Toxic Spill Questions, Concerns Haunt Animas River "Open House"

A worker treats the heavy-metal-laced discharge from the Gold King Mine in a settlement pond prior to its release into Cement Creek.
A worker treats the heavy-metal-laced discharge from the Gold King Mine in a settlement pond prior to its release into Cement Creek.
Eric Vance/EPA

It's been a rough time for people who rely on the Animas River in southwestern Colorado, ever since the August 5 blowout at the Gold King Mine that released three million gallons of toxic, heavy-metal-laced gunk into the river. A consortium of businesses, public agencies, environmental groups and other stakeholders is hosting an open house and "celebration" of the river in Durango on Sunday, November 1, billing it as an opportunity to answer questions, quash rumors and talk about remediation efforts under way. But that event is unfolding in the shadow of disturbing reports about the extent of the problem and, yes, growing animus along the Animas.

As we first reported in a 2005 cover story, "What Lies Beneath," issues surrounding toxic mine runoff in the old Eureka District above Silverton date back back decades. Sunnyside, the last big mining operation in the area, closed in 1991, taking many of the jobs in San Juan County with it. Under a complicated deal with state regulators, the mine's owners spent millions cleaning up the area and sealing off the mine with bulkheads.  But that set the stage for years of finger-pointing about whether rising water levels at nearby mines, including Gold King, were the result of infiltration from the sealed-off (and flooded) Sunnyside mine pool. Todd Hennis, whose San Juan Corporation took over ownership of the Gold King shortly after our article was published, has always maintained that the water quality threats will persist until the Sunnyside pool is treated and abated. 

Sunnyside's owner, Kinross Gold, has always denied any responsibility for the problem. But an Environmental Protection Agency memorandum from 2014, written well before the Gold King blowout, suggests a cause-effect scenario that's difficult to dispute: "Flows from Red and Bonita Mine, Gold King (Level 7) Mine, and Mogul Mine all experienced significant increases following the construction of concrete bulkheads in Sunnyside Mine-American Tunnel between 1996 and 2002," the memo reads. "Following installation of three bulkheads in the Sunnyside Mine system, water treatment of the discharge from the American Tunnel and Cement Creek was discontinued. Water quality in the Animas River has degraded since that time."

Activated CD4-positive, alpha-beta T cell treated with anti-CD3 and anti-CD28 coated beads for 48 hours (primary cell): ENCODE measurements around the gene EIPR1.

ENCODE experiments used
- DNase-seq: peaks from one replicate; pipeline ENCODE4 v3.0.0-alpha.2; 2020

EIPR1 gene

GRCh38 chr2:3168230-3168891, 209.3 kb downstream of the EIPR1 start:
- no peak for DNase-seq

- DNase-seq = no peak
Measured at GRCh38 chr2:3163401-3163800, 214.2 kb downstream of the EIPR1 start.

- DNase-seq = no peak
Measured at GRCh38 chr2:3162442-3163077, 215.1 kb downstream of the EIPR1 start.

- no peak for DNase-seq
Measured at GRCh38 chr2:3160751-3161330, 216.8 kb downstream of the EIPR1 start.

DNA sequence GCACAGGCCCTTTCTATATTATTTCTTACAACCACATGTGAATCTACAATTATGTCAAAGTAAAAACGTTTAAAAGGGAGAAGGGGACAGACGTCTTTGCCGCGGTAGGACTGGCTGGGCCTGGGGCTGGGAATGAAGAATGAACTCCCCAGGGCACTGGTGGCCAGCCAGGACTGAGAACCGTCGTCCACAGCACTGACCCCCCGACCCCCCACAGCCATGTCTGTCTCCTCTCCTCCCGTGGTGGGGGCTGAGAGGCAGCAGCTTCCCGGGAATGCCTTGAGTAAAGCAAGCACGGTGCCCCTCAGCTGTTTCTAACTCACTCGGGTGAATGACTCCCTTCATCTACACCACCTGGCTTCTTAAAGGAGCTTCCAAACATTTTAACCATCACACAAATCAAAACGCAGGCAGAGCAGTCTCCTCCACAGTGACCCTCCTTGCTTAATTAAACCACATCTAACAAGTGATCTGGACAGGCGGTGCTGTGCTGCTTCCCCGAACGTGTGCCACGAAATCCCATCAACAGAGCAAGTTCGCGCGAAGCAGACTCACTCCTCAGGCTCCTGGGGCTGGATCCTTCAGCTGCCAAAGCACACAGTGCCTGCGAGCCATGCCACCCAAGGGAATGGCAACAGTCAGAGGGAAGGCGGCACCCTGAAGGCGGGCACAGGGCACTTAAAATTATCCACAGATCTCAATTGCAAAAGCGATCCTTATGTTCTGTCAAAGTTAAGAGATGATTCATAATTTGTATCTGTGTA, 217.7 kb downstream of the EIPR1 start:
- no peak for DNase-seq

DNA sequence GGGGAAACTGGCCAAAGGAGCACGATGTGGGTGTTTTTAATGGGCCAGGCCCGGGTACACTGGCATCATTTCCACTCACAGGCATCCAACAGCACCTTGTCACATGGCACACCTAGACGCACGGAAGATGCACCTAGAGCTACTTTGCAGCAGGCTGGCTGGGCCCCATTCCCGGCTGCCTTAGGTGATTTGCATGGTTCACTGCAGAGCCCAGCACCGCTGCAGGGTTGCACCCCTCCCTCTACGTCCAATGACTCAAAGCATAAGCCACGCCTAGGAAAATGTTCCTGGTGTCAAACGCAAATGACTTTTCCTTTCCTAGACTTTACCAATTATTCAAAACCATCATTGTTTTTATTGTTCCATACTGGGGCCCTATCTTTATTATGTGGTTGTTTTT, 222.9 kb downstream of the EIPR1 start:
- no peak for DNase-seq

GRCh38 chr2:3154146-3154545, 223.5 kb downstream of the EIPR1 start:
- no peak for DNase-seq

A recent engineering report, commissioned by a foundation to investigate the situation, concludes that the rising mine pool at Sunnyside exceeds the design specifications of two of the three bulkheads. That is consistent with what Hennis told me back in August — that a bulkhead failure at Sunnyside could result in a spill of billions of gallons of toxic water, a mess that could "run for months and affect rivers all the way down to the Mexican border."

The EPA now has a temporary water treatment plant operating on land Hennis owns at Gladstone, treating up to 800 gallons per minute of Gold King drainage. But Hennis has been frustrated by what he views as a government takeover of his property and a lack of resolve or resources to tackle the problem at its true source. He vowed at a recent river stakeholders meeting that he "won't let Gladstone get stolen from me." 

All of which should make for an interesting open house that runs from noon to 2 p.m. Sunday  at the La Plata County Fairgrounds. "EPA has just told me to go walk off a short pier on a settlement agreement," Hennis laments. "They are trying to squeeze the Gladstone properties out of me. I have never asked for any money for the use of the land."


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